By Hassan Riaz, Pharmacist, Horne Street Pharmacy
Ramadan is the ninth month in the Islamic calendar, it’s a time of year where Muslims around the world fast during daylight hours for the whole month, engage in extra acts of worship and help the less fortunate through charity and community service.
This year, in the UK, that’s up to an incredible 20 hours of fasting each day! Abstaining from all food and water isn’t easy, especially if you couple the duration of each fast with the warm, summer weather. For that reason, a healthy Ramadan is vitally important.
Whilst fasting is obligatory upon all Muslims who are sane and have reached the age of maturity1, there are exemptions for certain individuals and fasting isn’t due upon them, until their condition or state improves.
Who is exempt from fasting in Ramadan?2
> Anyone with a medical illness can be excused from fasting if one reasonably fears that the act of fasting would increase the condition or delay the recovery process.
> The same ruling applies to a woman who is pregnant or breastfeeding and reasonably fears that fasting will either harm her or her baby.
> A traveller, travelling a distance greater than 57.5 miles3, is also exempt from fasting if the journey is commenced prior to dawn.
Reasonable fear is determined by manifest signs, a relevant past experience or upon the notification of a medical professional.
What are the benefits of fasting?
If done correctly, fasting during Ramadan can provide numerous health benefits. It’s an ideal month to re-align your diet and make amends, ensuring a balanced diet is followed. If you’re overweight, it’s an opportunity to lose weight, but that’s only possible if healthy eating is adhered to. Ramadan is all about making changes and it’s an amazing opportunity to quit smoking. At the Hub Pharmacy, we offer services that can help you in your smoke-free journey before, during and after Ramadan.
How to fast safely this Ramadan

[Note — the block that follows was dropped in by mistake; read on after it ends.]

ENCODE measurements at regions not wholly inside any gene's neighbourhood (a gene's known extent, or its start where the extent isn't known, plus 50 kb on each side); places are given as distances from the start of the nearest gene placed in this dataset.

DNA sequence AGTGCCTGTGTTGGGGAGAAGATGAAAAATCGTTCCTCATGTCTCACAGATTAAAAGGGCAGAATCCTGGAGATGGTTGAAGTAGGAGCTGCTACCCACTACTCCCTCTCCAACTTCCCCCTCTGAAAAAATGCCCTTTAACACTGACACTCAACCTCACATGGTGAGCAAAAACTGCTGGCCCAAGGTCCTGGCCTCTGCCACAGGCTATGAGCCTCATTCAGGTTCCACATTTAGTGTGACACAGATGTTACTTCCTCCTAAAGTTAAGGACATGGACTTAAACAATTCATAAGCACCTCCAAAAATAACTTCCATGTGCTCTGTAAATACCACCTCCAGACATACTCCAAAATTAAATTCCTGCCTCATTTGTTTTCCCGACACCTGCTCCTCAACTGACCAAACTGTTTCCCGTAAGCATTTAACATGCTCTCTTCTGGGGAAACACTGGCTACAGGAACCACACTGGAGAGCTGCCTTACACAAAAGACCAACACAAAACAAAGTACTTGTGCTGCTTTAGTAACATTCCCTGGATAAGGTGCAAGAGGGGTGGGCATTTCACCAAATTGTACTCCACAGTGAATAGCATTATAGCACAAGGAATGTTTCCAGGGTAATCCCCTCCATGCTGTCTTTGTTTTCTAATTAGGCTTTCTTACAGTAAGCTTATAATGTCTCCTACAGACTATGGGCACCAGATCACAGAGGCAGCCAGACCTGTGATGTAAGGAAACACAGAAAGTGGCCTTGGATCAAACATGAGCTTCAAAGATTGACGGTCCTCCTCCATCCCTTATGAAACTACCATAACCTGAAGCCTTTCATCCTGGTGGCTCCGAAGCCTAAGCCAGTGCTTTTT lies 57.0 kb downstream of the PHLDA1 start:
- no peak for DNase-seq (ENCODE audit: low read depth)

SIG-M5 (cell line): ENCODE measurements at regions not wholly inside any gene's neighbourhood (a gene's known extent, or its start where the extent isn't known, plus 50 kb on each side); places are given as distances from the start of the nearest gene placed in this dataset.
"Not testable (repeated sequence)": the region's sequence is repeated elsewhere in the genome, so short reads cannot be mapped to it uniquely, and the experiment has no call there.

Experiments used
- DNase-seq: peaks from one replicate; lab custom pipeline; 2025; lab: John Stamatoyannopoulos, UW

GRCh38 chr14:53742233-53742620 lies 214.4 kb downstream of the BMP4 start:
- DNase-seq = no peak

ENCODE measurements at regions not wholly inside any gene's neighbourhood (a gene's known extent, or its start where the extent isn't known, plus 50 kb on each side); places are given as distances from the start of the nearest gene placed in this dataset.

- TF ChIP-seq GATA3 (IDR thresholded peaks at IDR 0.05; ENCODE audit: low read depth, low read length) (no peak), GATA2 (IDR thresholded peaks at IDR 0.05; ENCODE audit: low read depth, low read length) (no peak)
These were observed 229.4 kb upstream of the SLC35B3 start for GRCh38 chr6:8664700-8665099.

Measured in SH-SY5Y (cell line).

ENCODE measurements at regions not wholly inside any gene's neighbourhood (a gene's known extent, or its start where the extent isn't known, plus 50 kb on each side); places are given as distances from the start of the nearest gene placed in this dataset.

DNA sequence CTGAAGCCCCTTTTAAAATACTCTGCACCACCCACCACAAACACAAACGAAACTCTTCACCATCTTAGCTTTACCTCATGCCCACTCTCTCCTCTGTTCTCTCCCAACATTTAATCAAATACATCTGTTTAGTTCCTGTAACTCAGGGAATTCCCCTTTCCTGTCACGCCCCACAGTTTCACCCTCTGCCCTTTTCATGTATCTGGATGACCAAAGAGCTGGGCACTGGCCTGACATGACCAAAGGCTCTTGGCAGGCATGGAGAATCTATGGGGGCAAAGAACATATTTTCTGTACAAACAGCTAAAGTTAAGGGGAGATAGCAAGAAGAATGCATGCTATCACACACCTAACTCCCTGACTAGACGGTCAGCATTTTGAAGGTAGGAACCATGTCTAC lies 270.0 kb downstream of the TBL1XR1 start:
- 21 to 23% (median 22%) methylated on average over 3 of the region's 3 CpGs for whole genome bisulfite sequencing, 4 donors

The month of Ramadan is a great opportunity to focus and incorporate a healthy and balanced diet as part of your life. Through fasting, an individual learns how to mend eating-habits, improve self-control and increase discipline. Essentially the energy consumed through what is eaten during non-fasting hours is what will be utilised for energy throughout the day. So if you intend to remain active and alert throughout the duration of the day, then it’s imperative that you eat healthily.
During fasting hours, the body uses its stores of carbohydrates and fats to provide energy once all the calories from the foods consumed at the Suhoor (pre-dawn meal) are used up. With warm weather expected in May and June this year, most people who will fast in Ramadan will experience mild forms of dehydration, which in turn could cause headaches, tiredness, and difficulty concentrating.
The Eatwell Guide is an interactive tool designed by Public Health England, allowing for better control in achieving a balanced diet. It’s an ideal tool giving you a better representation on quantifying what you should be eating whilst fasting, ensuring dehydration, constipation, indigestion and weight gain aren’t problems for you this Ramadan.
Foods that harm and foods that benefit
Suhoor, the pre-dawn meal, should be a wholesome and moderate meal that provides sustained energy release for the remainder of the day. Complex carbohydrates are a good choice to incorporate in this meal, they can be found in grains and seeds, like barley, wheat, oats, wholemeal flour, lentils, and rice. Fibre-rich foods are also digested slowly and include cereals, fruit, and vegetables, including figs, olives, pomegranate, and dates. Caffeine-containing drinks should ideally be avoided since caffeine is a diuretic and can stimulate water loss, which could, in turn, result in dehydration. Water, juices, and soups are great means of staying hydrated throughout the day.
Iftaar, the evening meal to break the fast, should incorporate the various food types enabling an individual to aim for a balanced meal. Dates are favourites to commence this meal since they provide a refreshing burst of energy almost instantaneously. Avoid deep-fried foods such as pakoras and samosas or high-sugar and high-fat foods such as Gulab Jaman, oily curries, and parathas. It’s best to stick to grilling or baking any meat, chicken, or fish, as opposed to frying. Olive oil is also an alternative with some studies showing it can reduce excess cholesterol around arteries, and reduce cardiovascular risk.5
The foods listed above are amongst a classification of foods that stem from the Prophetic Diet, a diet which instils eating in moderation over excess and establishing health over illness. Those undertaking Ramadan this year, are encouraged to eat healthily to avoid any medical complications.
For further information on healthy eating during Ramadan, feel free to visit your local Hub Pharmacy.
1 H. Shurunbulali, Nur al-Idah
2 A. Quduri, The Mukhtasar al-Quduri
3 A. Khan, Fatawa Ridawiyyah
4 Public Health England, The Eatwell Guide
5 R. Estruch et al, Primary Prevention of Cardiovascular Disease with a Mediterranean Diet